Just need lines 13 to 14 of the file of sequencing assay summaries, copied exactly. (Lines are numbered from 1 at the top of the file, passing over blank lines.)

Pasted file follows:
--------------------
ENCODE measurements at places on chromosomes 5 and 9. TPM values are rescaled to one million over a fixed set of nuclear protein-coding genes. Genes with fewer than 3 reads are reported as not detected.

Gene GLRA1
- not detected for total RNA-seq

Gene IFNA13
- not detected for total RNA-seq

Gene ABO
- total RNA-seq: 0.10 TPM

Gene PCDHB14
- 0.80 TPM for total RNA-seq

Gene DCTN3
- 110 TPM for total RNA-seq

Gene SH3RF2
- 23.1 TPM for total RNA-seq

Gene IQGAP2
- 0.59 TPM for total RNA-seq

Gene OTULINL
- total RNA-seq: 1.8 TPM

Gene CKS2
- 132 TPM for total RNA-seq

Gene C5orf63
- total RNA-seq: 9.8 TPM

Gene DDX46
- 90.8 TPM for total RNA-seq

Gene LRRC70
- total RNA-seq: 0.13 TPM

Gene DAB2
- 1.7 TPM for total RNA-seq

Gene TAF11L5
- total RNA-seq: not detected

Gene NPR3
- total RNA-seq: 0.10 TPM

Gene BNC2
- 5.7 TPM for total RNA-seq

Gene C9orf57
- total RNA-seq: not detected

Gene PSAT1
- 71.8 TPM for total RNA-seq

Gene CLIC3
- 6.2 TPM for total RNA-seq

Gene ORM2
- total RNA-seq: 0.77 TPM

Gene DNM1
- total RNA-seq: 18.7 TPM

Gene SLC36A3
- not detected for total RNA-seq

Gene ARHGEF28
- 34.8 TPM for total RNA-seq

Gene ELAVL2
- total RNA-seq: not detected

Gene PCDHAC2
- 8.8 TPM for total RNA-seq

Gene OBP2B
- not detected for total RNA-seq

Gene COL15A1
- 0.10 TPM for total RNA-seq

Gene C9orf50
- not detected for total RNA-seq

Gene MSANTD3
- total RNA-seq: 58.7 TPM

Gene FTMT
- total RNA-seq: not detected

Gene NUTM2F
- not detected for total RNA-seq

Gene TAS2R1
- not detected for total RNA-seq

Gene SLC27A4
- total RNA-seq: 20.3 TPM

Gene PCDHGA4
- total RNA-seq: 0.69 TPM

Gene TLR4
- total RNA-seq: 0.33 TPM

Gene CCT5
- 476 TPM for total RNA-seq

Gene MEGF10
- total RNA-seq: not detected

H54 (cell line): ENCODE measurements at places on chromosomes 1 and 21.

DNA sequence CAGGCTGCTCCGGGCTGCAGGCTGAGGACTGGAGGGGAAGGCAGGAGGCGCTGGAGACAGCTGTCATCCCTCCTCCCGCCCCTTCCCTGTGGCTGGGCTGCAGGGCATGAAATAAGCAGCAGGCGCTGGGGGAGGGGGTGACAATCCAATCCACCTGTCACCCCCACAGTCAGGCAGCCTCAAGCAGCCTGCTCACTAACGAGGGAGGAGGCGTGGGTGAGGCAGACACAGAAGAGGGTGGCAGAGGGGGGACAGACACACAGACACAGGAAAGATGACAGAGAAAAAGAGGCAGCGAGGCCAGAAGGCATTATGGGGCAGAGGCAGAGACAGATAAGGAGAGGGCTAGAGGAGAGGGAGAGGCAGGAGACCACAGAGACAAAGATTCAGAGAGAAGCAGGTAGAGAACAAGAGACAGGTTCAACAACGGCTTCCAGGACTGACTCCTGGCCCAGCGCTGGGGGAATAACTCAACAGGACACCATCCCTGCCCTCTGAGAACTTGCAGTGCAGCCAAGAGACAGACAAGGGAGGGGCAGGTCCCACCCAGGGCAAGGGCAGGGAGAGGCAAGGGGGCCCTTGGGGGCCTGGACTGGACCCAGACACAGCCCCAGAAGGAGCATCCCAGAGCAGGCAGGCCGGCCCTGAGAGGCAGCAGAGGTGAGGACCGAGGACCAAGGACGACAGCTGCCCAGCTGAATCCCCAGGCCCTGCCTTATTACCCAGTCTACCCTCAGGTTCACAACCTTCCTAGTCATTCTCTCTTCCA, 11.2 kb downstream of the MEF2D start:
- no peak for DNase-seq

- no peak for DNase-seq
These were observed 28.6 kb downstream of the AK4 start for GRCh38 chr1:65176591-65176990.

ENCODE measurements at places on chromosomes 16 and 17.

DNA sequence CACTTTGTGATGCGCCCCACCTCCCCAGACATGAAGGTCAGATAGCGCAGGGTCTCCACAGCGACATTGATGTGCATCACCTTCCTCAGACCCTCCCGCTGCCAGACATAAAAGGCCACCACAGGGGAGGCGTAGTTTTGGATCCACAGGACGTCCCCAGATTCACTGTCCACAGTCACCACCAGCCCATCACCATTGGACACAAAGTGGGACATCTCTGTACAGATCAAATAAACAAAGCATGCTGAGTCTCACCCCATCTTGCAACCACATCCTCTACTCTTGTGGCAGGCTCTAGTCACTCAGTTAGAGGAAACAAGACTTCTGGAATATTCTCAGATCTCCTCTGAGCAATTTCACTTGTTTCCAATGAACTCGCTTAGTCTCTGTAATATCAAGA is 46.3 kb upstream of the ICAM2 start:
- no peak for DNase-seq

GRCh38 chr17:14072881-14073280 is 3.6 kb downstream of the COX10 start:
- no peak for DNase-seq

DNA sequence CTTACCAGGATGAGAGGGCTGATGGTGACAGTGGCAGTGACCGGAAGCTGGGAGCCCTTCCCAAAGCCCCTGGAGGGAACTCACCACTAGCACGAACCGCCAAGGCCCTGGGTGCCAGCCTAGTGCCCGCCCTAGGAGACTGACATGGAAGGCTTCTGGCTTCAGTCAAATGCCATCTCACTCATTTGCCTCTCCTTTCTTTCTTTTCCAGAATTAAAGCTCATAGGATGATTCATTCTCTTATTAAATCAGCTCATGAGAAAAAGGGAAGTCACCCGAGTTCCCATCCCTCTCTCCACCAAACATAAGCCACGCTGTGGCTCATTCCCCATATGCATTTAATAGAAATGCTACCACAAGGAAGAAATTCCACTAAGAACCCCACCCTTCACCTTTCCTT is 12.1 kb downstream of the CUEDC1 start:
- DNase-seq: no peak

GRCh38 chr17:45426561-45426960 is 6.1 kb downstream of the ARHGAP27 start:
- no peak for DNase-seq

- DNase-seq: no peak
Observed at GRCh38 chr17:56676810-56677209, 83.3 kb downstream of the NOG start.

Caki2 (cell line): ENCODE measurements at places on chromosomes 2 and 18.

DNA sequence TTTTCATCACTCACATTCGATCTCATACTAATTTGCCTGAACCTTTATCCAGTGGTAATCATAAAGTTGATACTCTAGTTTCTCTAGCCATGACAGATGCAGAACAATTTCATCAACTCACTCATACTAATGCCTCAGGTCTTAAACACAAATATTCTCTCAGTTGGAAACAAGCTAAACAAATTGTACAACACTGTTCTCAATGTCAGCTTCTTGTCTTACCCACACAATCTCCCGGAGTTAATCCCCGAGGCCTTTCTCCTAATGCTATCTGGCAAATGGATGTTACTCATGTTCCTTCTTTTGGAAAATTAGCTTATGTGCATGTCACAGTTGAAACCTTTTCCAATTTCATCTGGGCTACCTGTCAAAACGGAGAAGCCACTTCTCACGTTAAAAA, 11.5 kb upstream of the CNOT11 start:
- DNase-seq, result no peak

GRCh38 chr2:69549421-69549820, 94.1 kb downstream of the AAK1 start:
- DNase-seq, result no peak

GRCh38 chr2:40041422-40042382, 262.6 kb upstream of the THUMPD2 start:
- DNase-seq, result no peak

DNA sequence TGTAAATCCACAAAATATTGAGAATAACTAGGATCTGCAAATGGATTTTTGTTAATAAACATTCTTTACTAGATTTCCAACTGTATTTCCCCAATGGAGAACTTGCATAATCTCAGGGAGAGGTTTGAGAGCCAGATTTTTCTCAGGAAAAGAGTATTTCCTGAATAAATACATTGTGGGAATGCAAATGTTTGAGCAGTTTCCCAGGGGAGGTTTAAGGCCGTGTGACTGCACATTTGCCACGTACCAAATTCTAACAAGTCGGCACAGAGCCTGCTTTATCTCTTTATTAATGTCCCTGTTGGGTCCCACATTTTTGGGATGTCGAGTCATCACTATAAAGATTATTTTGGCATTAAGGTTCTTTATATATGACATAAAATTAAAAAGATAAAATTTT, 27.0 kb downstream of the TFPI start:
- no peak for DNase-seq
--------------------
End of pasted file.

- 23.1 TPM for total RNA-seq

Gene IQGAP2